We could go over dozens of other beginner poses, like cow pose, which is an excellent part of any warmup and also a great pose to stretch your ab muscles after a core workout, padangusthasana where you extend your right or left thigh straight out in front of you while keeping the opposite foot on the floor, which is another balancing pose that really strengthens your hip flexors, shavasana, the pose everyone looks forward to because you lie flat on your back and chill at the end of class, and full yoga workouts to strengthen your upper body, lower body, entire body! But these are a nice place to begin because they are the foundation of more poses and sequences.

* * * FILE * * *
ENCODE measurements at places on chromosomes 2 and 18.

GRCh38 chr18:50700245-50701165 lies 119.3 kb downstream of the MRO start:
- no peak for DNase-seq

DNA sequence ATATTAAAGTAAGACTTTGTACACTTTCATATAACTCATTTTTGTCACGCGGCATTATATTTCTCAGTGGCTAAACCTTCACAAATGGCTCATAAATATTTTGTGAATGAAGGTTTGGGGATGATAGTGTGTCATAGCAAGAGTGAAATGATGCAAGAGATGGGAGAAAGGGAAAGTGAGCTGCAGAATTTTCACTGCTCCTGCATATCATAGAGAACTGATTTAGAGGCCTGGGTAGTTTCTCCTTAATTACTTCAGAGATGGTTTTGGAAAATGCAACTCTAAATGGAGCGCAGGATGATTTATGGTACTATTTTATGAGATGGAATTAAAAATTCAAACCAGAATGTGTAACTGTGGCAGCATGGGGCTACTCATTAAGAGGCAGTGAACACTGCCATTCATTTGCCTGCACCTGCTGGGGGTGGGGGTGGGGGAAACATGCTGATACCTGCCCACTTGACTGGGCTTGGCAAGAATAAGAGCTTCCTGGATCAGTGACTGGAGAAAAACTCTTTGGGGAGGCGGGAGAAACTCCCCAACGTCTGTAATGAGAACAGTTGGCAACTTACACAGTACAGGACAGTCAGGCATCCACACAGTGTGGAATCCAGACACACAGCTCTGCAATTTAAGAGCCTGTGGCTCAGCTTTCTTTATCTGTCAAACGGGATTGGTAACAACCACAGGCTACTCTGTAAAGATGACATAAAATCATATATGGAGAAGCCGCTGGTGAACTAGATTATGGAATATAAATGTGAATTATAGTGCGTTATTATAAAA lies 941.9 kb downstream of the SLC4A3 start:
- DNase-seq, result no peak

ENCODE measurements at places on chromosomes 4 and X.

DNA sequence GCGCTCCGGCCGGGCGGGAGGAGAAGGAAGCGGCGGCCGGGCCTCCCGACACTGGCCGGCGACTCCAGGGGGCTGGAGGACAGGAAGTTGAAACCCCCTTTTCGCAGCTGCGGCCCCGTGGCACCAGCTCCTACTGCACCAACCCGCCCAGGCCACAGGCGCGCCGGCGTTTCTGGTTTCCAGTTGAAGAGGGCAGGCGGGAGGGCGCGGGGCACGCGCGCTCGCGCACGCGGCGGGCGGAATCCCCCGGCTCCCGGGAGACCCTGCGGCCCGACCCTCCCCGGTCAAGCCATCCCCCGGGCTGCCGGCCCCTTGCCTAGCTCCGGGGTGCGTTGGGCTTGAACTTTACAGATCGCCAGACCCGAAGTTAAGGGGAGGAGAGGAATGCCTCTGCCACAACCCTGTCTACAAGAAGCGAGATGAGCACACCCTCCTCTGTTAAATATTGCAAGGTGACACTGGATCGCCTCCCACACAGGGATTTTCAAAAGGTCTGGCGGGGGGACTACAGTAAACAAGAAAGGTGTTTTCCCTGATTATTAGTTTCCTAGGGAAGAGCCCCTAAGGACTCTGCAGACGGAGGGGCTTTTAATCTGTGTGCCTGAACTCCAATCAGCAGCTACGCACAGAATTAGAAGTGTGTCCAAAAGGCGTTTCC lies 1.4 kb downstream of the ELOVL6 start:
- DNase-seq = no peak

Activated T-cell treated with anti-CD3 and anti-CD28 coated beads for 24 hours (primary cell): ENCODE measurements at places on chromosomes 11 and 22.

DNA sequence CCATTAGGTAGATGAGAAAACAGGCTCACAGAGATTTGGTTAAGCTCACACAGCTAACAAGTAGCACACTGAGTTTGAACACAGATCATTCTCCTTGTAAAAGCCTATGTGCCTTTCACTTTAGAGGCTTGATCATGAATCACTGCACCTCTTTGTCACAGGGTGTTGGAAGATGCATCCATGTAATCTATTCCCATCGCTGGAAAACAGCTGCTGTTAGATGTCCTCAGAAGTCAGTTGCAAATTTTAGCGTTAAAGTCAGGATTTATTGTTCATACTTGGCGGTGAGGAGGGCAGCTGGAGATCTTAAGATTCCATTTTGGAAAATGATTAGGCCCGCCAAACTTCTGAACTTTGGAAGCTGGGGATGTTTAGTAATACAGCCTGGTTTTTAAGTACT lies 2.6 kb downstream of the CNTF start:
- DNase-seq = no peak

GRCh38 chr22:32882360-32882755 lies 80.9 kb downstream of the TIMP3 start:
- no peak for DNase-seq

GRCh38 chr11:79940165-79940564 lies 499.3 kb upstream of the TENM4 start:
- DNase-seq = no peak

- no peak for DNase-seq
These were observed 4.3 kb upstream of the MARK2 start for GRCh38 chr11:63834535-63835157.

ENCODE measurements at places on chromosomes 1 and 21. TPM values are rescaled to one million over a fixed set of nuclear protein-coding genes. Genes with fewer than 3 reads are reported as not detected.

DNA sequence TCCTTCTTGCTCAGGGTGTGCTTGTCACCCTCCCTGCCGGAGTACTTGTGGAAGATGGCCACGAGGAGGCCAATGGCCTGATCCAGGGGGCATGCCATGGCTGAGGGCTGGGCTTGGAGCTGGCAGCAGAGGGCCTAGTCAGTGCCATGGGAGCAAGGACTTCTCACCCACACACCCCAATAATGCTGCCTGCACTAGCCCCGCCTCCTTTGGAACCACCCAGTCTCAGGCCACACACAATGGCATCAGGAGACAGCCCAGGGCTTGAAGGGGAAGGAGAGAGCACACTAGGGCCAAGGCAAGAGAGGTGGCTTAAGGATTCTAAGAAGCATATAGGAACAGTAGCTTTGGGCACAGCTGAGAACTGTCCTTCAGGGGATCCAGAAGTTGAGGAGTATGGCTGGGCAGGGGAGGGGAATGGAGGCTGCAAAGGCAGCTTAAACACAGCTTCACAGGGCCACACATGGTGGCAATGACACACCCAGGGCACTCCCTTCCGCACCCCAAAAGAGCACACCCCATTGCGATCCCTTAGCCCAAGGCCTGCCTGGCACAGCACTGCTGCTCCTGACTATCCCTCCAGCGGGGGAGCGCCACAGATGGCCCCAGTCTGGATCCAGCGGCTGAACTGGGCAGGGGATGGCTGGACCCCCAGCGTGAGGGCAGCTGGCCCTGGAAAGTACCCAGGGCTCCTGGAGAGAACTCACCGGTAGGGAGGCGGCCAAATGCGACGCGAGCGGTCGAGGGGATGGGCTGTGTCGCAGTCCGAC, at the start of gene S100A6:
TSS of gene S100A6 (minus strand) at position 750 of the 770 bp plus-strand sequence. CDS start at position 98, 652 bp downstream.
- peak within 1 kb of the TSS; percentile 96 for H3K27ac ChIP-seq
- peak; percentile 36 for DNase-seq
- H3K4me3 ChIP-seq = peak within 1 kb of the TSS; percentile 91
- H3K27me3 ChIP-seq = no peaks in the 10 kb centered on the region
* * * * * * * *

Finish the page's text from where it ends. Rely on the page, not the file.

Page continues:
NOTE: Sometimes it can be challenging to hold yoga poses for the amount of time designated by your yoga instructor. (And that goes for beginners as well as experts.) Just remember to maintain a steady breath, and if you wobble, try again.
Just showing up for class is enough some days, so get yourself to yoga and nama-slay!